Coal Finance Case Study: Putting Communities and a World Heritage Site at Risk for a New Power Plant

posted by Benjamin Collins



As part of RAN’s work to call on banks to commit to the Paris Pledge and end financing for coal and coal-fired power prior to the Paris climate summit this year, we’ll be highlighting case studies of destructive coal projects around the world. This case study, authored by Greig Aitken from BankTrack highlights the Rampal coal plant planned for Bangladesh, which would have devastating impacts on communities, a World Heritage-listed mangrove forest, and the climate. Just last month, three of France’s largest banks (BNP Paribas, Crédit Agricole, and Société Génerale) committed to refrain from financing the project.


Bangladesh is extremely vulnerable to climate change. When powerful storm surges hit this low lying country, the world’s largest mangrove forest, the Sundarbans, provides a natural barrier which protects hundreds of thousands of lives. But this could change if a joint venture between India’s National Thermal Power Company (NTPC) and the state-owned Bangladesh Power Development Board (BPDB) moves forward with Rampal, a proposed 1,320 megawatt coal power plant. Construction of the Rampal plant’s associated infrastructure has already been built, jeopardizing the livelihoods of 500,000 inhabitants. Displacement of local residents has taken place in highly irregular circumstances, leading to allegations of human rights violations, including forcible displacement of local communities. Displacement has also disproportionately impacted the Hindu minority community in the region. Bangladeshis from all walks of life have banded together to oppose the project, culminating in 20,000 joining a five-day, 400 kilometer “Long March” from the capital city Dhaka to Rampal to protest the plant. This action and the human rights violations already taking place are the subject of a 2014 documentary film, Long Live Sundarban.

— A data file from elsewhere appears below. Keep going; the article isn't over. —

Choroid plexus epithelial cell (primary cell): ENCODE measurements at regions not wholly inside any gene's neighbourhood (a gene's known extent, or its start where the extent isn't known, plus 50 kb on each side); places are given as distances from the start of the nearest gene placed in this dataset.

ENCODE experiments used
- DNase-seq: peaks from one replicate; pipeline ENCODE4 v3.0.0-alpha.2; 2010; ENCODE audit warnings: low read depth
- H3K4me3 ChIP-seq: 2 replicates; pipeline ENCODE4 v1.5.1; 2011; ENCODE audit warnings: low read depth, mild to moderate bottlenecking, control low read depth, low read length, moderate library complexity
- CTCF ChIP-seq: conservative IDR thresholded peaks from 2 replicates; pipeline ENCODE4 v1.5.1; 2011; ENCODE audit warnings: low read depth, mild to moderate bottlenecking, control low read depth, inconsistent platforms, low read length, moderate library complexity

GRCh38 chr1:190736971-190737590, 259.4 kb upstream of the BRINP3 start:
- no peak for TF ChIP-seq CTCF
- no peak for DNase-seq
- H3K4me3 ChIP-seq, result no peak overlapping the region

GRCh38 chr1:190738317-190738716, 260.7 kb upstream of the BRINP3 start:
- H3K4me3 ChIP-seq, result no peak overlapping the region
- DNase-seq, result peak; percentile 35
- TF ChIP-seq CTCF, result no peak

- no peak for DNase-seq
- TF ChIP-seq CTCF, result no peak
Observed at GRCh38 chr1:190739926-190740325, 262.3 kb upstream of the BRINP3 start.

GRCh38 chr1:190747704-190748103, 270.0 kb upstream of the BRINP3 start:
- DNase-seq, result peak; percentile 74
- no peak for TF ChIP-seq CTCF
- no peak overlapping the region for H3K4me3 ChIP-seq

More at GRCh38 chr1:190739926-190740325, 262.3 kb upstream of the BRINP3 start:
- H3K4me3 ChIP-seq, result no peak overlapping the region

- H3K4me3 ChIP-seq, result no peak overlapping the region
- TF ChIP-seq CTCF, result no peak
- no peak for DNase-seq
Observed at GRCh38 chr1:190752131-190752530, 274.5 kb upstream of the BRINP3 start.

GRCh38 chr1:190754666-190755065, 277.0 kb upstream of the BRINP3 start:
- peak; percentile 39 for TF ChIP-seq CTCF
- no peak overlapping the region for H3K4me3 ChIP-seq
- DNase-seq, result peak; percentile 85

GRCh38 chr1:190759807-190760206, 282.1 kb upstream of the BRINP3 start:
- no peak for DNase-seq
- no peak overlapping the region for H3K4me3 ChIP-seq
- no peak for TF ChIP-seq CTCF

The Sundarbans received UNESCO World Heritage site status in 1997. According to independent environmental assessments, the project would have a range of disastrous and irreversible impacts on the richly biodiverse Sundarbans. In June 2014, UNESCO published a State of Conservation report on Sundarbans, expressing concern about the Rampal project. While there has been no formal acknowledgement to date of international investor interest in the project, it is estimated that the joint Bangladeshi-Indian venture may be seeking up to $1.2 billion in additional financing for the project. However, the project has become so controversial that Norway’s pension fund withdrew investments from all of NTPC in March 2015 after the country’s Council of Ethics recommended excluding Rampal from the fund’s portfolio.